Editing Out the Buzzing of the Vuvuzelas: Broadcasters Respond
Is the Buzzing of the Vuvzelas During the 2010 World Cup Driving You Crazy? You're Not Alone and Broadcasters are Starting to Respond to Complaints
The buzzing sound of the vuvuzelas is now a constant fixture of the 2010 World Cup, but the tournament only started five days ago and one of the biggest talking points is that buzzing sound that seems to have permeated every TV broadcast and is driving some viewers crazy. There is even a game to see how long you can last listening to a permanent vuvuzela sound.
Our story has received 233 comments at the time of publication, mostly about banning the vuvuzelas, but few broadcasters have responded to complaints.
Now that seems to be changing.
HBS TV who provides the feed for the World Cup broadcasts around the world have revealed they will be upping their audio filters to try and block out the buzzing of the vuvuzelas as much as possible. However, it will also drown out the noise of the crowd and the cheering as the noise cannot be filtered out on its own. The level in their ball mics have been increased to provide some better balance in the broadcast for the audience at home.
"Despite HBS' core philosophy, which is to provide 'realistic' host broadcast coverage reflecting the ambiance in the stadiums, additional audio filtering has been implemented," according to Host Broadcast Services daily newsletter given to rights holders Tuesday.
TF1, the French broadcaster, has also taken steps to reduce the vuvuzela sound, asking their commentators to hold their mics closer to their mouths.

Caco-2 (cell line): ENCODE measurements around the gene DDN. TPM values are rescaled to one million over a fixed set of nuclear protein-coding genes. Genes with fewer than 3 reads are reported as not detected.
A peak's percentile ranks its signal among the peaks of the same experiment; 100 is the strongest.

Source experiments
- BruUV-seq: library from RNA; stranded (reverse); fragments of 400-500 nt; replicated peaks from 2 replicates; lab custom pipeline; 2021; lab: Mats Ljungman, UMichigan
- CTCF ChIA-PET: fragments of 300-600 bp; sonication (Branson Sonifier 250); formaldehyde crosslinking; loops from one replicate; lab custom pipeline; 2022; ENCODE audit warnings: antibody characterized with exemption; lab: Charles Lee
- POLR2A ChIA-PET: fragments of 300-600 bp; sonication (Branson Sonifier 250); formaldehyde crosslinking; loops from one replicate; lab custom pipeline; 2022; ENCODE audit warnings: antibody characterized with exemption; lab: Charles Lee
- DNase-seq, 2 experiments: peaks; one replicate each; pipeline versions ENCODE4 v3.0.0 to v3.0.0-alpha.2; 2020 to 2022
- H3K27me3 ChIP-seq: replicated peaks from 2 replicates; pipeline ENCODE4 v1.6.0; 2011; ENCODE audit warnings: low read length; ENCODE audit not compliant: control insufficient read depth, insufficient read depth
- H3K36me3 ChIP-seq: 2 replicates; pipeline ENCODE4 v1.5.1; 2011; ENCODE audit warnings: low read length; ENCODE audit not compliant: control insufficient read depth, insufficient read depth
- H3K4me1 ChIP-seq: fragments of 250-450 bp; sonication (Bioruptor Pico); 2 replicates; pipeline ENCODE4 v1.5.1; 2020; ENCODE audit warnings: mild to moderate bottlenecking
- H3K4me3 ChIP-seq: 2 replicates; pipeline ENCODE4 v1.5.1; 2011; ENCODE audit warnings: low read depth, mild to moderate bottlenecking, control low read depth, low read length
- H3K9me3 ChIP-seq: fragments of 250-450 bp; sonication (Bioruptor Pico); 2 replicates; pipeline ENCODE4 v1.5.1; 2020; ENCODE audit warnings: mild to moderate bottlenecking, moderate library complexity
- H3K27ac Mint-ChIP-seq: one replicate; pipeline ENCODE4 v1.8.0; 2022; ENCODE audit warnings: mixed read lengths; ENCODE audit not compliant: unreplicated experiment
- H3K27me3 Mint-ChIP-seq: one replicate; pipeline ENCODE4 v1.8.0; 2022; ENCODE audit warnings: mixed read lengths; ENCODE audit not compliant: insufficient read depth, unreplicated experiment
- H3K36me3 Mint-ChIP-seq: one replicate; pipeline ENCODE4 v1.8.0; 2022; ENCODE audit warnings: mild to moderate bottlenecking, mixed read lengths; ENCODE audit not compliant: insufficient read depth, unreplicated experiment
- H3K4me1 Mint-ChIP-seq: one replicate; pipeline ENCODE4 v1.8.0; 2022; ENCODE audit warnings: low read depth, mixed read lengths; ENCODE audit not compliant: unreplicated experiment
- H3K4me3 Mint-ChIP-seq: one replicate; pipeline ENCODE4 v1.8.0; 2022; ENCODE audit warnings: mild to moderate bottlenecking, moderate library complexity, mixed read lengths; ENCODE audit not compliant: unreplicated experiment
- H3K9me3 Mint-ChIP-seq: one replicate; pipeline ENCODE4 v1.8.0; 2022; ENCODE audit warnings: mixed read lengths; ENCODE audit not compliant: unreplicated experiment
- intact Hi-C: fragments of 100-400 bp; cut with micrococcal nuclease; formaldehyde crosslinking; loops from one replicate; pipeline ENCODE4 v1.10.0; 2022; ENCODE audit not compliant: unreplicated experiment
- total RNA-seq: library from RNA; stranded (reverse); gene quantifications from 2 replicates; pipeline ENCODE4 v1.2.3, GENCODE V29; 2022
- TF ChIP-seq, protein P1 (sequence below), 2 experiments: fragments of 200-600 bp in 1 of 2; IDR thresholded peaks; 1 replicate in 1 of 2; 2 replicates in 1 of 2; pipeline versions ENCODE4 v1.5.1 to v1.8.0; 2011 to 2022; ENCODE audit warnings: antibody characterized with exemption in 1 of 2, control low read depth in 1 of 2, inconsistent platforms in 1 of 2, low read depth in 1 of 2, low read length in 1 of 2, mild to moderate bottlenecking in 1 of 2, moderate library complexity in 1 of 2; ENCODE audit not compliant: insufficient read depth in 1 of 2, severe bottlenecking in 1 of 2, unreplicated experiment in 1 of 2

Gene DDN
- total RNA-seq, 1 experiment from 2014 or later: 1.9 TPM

The BBC has announced they are considering offering the games with only commentary available so that means no crowd sounds but also no vuvuzelas.
"We have already taken steps to minimize the noise and are continuing to monitor the situation," the BBC said in a statement, adding that it has received nearly 550 complaints. "If the vuvuzela continues to impact on audience enjoyment, we will look at what other options we can take to reduce the volume further."
Some people seem to like the vuvuzela, even purchasing the new iPhone app that mimics the sound of the plastic horn, while other supporters of the fan toy are saying people should stop complaining about it and just mute their TVs if they do not want to hear the noise.
The only problem is, if you mute your TV you won't get any commentary so we're not sure if that is the best solution either.
What do you think? Do you like the vuvuzelas? Or would you prefer to have your games broadcast without that sound?